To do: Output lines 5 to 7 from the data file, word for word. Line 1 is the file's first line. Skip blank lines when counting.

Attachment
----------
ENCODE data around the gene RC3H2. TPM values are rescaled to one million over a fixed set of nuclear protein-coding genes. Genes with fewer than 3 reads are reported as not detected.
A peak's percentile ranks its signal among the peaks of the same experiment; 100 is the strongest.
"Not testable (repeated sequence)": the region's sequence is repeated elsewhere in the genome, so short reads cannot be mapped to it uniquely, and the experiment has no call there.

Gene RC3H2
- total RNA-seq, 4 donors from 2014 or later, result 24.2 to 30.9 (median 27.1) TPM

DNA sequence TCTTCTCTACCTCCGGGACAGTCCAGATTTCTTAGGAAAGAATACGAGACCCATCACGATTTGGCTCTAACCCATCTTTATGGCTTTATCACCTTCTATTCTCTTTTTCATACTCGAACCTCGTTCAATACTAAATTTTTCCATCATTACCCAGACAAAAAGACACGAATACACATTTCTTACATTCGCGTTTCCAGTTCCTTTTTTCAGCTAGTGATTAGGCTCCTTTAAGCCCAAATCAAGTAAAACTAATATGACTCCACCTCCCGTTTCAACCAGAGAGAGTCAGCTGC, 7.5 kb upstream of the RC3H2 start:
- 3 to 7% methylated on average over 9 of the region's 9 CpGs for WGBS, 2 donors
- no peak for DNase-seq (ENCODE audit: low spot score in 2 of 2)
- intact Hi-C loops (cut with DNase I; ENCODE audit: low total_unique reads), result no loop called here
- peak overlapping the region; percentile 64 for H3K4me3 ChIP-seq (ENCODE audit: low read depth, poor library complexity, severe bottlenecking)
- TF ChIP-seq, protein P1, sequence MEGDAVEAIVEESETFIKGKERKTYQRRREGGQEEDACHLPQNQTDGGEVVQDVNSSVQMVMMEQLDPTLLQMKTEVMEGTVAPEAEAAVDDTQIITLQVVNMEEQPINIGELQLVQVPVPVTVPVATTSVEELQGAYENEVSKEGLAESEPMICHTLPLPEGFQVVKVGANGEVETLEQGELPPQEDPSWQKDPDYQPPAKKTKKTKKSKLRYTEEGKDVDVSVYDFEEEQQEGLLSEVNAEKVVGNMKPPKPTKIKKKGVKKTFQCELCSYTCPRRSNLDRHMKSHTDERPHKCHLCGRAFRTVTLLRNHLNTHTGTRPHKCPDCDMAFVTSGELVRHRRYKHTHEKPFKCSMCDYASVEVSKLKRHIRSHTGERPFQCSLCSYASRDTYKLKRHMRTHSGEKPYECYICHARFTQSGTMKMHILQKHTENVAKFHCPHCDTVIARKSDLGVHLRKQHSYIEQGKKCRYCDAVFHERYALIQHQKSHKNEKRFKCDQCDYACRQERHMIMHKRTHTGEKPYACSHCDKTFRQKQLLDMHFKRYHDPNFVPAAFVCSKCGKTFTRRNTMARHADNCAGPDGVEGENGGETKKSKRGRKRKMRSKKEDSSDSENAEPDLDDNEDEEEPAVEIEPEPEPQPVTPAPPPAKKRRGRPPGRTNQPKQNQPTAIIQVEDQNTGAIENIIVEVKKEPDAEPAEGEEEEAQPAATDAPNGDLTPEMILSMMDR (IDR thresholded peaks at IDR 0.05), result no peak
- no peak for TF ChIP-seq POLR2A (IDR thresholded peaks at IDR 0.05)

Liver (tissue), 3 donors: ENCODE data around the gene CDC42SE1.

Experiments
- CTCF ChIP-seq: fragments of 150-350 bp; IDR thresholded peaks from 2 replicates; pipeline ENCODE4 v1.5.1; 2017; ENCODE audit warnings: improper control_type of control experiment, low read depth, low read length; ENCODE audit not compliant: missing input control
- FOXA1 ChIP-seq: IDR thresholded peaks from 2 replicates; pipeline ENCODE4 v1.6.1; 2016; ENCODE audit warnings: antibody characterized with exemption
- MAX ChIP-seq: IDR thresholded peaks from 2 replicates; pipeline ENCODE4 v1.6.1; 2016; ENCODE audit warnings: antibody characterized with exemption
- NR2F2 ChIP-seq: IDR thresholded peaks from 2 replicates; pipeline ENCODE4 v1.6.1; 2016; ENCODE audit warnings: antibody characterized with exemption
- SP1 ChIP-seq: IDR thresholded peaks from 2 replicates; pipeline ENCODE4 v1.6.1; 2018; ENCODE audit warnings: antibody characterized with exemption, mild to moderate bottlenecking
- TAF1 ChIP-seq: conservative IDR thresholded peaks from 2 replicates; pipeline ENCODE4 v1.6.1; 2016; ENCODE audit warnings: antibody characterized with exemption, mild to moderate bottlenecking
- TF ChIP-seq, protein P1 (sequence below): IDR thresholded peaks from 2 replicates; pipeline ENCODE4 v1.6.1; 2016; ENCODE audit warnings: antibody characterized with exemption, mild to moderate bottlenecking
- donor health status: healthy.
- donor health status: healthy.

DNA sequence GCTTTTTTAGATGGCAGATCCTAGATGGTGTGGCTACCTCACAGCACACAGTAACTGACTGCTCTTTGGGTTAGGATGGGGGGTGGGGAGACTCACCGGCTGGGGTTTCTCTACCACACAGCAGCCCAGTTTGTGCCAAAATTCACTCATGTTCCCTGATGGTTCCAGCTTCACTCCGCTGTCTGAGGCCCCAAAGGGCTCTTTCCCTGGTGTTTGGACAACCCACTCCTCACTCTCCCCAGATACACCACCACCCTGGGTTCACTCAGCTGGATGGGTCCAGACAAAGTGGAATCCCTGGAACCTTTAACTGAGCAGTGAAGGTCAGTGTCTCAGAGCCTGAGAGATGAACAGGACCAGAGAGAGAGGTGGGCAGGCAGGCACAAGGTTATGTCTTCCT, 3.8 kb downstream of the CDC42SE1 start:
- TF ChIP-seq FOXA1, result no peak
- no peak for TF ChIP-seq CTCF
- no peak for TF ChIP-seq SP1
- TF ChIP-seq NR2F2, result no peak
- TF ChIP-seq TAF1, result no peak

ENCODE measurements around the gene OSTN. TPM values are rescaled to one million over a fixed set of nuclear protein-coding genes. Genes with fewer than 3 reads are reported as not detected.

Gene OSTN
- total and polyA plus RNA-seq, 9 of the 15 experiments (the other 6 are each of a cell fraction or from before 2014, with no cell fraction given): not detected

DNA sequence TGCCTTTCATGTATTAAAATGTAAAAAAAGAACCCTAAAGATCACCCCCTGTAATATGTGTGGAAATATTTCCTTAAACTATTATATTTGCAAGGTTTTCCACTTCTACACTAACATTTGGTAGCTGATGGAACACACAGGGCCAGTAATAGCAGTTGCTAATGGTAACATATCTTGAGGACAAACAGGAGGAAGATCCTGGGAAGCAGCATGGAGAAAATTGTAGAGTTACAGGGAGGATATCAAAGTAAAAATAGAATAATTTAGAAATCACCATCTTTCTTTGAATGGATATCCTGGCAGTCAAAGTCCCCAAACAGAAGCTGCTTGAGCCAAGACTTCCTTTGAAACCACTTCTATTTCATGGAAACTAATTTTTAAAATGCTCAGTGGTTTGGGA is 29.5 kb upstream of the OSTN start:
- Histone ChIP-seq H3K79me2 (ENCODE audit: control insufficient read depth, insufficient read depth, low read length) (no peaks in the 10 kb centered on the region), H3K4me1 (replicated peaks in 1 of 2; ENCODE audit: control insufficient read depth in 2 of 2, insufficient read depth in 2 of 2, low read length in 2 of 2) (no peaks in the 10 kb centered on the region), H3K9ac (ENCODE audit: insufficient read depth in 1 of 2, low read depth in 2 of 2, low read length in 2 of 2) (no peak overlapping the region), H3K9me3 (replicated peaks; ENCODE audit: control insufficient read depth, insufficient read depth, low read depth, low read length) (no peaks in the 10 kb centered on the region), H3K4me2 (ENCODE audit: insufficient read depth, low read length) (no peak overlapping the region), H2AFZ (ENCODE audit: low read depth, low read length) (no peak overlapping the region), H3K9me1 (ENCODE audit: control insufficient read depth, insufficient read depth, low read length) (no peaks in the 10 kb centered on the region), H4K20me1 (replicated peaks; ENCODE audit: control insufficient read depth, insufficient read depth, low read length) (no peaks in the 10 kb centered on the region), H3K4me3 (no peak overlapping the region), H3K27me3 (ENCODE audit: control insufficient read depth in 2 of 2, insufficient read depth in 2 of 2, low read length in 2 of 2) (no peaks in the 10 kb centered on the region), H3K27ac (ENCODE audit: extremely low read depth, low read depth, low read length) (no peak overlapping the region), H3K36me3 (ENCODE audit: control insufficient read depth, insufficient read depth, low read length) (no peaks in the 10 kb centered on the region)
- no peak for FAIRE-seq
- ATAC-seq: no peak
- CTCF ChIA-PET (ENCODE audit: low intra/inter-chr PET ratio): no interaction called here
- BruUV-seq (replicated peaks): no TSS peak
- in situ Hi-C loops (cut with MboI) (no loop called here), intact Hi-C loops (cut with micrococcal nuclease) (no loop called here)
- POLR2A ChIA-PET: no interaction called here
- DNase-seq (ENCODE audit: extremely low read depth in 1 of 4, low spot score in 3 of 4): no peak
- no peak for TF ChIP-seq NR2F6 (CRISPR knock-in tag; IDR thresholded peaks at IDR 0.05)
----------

- total RNA-seq, 4 donors from 2014 or later, result 24.2 to 30.9 (median 27.1) TPM

DNA sequence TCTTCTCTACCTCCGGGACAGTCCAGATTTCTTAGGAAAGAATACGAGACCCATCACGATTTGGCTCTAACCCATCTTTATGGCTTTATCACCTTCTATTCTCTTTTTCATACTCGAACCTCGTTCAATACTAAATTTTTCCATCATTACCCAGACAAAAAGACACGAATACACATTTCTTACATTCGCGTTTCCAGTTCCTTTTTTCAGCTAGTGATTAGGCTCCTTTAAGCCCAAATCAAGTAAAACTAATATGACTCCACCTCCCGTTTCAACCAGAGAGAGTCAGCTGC, 7.5 kb upstream of the RC3H2 start:
- 3 to 7% methylated on average over 9 of the region's 9 CpGs for WGBS, 2 donors